How I Became An Expert on Liens

Things You Should Know About The Builder’s Lien Alberta.

The Builder’s Lien in Alberta is an Act designed to protect contractors and suppliers of materials with security for their payment. In simple terms, it gives room to a contractor and/or supplier to foreclose on land or property to get their dues. Raising it however, doesn’t necessarily mean that the claimant will get their payment because there are too many technicalities with the Act.

Let’s look at who is a claimant in this case as per the builder’s lien in Alberta. As it may happen, any contractor or supplier of material who has done any work on the property in question or delivered material for use is entitled to register a claim. The term work in this case refers to any erection of anything on the land, any construction, any drilling or digging any erection, or the placing of anything on the land in a bid to improve it. When it comes to the supplier, the materials delivered must have been used on the land so as to have a valid lien.

Many people have found themselves in a dilemma and confusion at times hence the need to handle lien cases in a manner that is not compromising. This is because there is no evidence of debt that is needed in this process and this makes it a little bit tricky. According to the Builders’ Lien Alberta Act, you can only lien what you are owed and nothing less or more. This is very interesting and it has a catch being that you have to file in a time frame of forty five days since the last day you worked.

In the event that the proper channels are not followed and no legal ways are observed, lien is prone to lapse after a period of one hundred and eighty days.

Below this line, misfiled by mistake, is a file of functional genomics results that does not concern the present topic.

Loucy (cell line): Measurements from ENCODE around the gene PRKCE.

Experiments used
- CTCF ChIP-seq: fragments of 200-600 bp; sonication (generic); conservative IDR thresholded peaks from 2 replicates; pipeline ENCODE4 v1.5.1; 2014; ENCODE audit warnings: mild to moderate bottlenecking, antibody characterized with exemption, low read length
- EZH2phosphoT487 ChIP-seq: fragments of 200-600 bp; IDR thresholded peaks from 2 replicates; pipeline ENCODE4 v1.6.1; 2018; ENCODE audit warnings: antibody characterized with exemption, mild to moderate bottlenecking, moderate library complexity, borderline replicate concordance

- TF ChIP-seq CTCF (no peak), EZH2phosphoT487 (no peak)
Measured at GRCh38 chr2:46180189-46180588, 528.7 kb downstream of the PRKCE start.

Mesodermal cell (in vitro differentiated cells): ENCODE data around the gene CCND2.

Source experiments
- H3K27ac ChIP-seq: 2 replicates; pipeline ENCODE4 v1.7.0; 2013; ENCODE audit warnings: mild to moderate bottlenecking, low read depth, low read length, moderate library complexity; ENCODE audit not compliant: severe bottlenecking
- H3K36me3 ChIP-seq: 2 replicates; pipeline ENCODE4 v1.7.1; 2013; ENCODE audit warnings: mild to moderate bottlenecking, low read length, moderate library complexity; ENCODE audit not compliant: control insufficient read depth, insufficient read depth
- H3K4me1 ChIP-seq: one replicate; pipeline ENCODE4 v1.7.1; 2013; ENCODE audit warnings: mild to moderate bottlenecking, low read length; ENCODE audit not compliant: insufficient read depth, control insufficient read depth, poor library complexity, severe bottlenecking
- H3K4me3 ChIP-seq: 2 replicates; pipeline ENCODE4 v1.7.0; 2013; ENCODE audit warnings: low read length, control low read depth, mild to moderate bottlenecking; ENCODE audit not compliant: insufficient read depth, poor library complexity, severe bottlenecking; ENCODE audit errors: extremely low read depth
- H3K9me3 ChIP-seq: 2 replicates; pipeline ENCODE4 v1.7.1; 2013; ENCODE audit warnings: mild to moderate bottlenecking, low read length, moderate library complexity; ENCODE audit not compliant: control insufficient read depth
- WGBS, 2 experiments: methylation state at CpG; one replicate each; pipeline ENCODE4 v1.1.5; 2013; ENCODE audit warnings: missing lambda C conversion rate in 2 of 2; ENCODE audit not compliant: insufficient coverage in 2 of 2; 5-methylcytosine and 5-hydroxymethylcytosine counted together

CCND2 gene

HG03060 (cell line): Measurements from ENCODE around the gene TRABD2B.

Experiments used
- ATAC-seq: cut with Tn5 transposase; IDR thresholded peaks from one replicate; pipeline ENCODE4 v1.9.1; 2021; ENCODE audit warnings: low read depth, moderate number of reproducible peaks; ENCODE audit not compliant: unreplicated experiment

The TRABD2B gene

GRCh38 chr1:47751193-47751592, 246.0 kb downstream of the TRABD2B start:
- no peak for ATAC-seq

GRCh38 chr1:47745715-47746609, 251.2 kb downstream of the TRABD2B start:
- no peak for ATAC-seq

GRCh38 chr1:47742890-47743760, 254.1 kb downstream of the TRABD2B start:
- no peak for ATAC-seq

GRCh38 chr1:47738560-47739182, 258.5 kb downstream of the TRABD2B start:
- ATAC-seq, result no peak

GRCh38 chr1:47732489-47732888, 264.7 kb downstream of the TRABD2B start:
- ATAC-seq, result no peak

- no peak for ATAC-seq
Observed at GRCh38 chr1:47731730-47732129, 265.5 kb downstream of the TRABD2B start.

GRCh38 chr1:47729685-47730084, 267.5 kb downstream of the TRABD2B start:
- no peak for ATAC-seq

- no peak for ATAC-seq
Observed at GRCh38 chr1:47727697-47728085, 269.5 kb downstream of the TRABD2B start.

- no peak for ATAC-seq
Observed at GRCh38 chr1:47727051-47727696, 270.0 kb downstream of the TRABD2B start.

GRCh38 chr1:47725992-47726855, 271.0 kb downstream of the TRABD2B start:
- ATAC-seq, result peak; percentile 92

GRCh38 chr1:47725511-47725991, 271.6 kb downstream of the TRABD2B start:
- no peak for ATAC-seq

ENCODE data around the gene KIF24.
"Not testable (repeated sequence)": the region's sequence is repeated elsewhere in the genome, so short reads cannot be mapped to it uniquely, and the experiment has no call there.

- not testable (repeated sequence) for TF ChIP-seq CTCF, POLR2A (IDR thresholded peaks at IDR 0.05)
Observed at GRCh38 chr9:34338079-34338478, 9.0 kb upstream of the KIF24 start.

Having a lien on your property does not have a good impact on you so you will be happy to know that you can remove it. The thing is that at times the lien was not placed correctly, you have a chance to take it to court. You however need to be equipped with evidence so that it will be removed. When you are in the wrong, you better just admit it and pay up your dues. You can borrow the money if you don’t have it then when your name is cleared pay back.

When all is said and done and you need it out then you can go to court and request a court order to remove the lien from your property. The catch with a court order is that the lien had to be replaced with money that adds up to the value of the lien plus other costs that amount to about 15 percent of the lien. The holder of the lien has to give permission when it comes to getting a consent order. The holder must give a go ahead to have the money replace the lien.

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